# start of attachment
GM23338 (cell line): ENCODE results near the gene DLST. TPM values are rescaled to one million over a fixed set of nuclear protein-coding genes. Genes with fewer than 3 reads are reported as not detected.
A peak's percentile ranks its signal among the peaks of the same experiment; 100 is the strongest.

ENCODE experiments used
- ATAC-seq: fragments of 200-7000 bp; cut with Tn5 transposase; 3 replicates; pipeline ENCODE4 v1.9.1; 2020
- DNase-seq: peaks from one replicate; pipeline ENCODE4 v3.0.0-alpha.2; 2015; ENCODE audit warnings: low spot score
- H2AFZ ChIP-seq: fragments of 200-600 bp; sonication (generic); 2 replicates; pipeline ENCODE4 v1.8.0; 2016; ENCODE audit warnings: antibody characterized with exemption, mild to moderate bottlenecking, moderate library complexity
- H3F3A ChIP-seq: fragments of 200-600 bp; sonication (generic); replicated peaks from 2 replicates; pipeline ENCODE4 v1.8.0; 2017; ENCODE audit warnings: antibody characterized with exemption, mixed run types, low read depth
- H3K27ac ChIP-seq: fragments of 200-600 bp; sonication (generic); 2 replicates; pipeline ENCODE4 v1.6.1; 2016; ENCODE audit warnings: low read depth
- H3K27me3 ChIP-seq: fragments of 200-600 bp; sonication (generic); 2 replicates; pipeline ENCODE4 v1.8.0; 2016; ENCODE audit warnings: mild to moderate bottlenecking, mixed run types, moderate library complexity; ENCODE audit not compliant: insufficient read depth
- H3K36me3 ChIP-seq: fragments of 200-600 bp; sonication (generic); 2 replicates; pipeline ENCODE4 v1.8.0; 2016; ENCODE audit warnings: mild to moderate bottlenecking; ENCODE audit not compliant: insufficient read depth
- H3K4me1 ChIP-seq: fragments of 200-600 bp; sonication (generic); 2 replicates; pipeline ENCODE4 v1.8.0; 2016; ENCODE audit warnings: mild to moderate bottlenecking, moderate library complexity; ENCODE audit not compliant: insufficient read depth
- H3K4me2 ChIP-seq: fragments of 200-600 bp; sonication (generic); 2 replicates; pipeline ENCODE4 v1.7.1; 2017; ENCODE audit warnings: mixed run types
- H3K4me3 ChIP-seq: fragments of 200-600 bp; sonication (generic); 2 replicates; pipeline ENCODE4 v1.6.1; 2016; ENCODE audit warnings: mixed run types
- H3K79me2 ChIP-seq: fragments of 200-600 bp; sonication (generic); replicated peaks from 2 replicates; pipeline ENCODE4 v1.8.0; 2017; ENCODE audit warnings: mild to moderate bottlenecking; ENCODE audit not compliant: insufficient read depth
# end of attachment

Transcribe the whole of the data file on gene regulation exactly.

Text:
GM23338 (cell line): ENCODE results near the gene DLST. TPM values are rescaled to one million over a fixed set of nuclear protein-coding genes. Genes with fewer than 3 reads are reported as not detected.
A peak's percentile ranks its signal among the peaks of the same experiment; 100 is the strongest.

ENCODE experiments used
- ATAC-seq: fragments of 200-7000 bp; cut with Tn5 transposase; 3 replicates; pipeline ENCODE4 v1.9.1; 2020
- DNase-seq: peaks from one replicate; pipeline ENCODE4 v3.0.0-alpha.2; 2015; ENCODE audit warnings: low spot score
- H2AFZ ChIP-seq: fragments of 200-600 bp; sonication (generic); 2 replicates; pipeline ENCODE4 v1.8.0; 2016; ENCODE audit warnings: antibody characterized with exemption, mild to moderate bottlenecking, moderate library complexity
- H3F3A ChIP-seq: fragments of 200-600 bp; sonication (generic); replicated peaks from 2 replicates; pipeline ENCODE4 v1.8.0; 2017; ENCODE audit warnings: antibody characterized with exemption, mixed run types, low read depth
- H3K27ac ChIP-seq: fragments of 200-600 bp; sonication (generic); 2 replicates; pipeline ENCODE4 v1.6.1; 2016; ENCODE audit warnings: low read depth
- H3K27me3 ChIP-seq: fragments of 200-600 bp; sonication (generic); 2 replicates; pipeline ENCODE4 v1.8.0; 2016; ENCODE audit warnings: mild to moderate bottlenecking, mixed run types, moderate library complexity; ENCODE audit not compliant: insufficient read depth
- H3K36me3 ChIP-seq: fragments of 200-600 bp; sonication (generic); 2 replicates; pipeline ENCODE4 v1.8.0; 2016; ENCODE audit warnings: mild to moderate bottlenecking; ENCODE audit not compliant: insufficient read depth
- H3K4me1 ChIP-seq: fragments of 200-600 bp; sonication (generic); 2 replicates; pipeline ENCODE4 v1.8.0; 2016; ENCODE audit warnings: mild to moderate bottlenecking, moderate library complexity; ENCODE audit not compliant: insufficient read depth
- H3K4me2 ChIP-seq: fragments of 200-600 bp; sonication (generic); 2 replicates; pipeline ENCODE4 v1.7.1; 2017; ENCODE audit warnings: mixed run types
- H3K4me3 ChIP-seq: fragments of 200-600 bp; sonication (generic); 2 replicates; pipeline ENCODE4 v1.6.1; 2016; ENCODE audit warnings: mixed run types
- H3K79me2 ChIP-seq: fragments of 200-600 bp; sonication (generic); replicated peaks from 2 replicates; pipeline ENCODE4 v1.8.0; 2017; ENCODE audit warnings: mild to moderate bottlenecking; ENCODE audit not compliant: insufficient read depth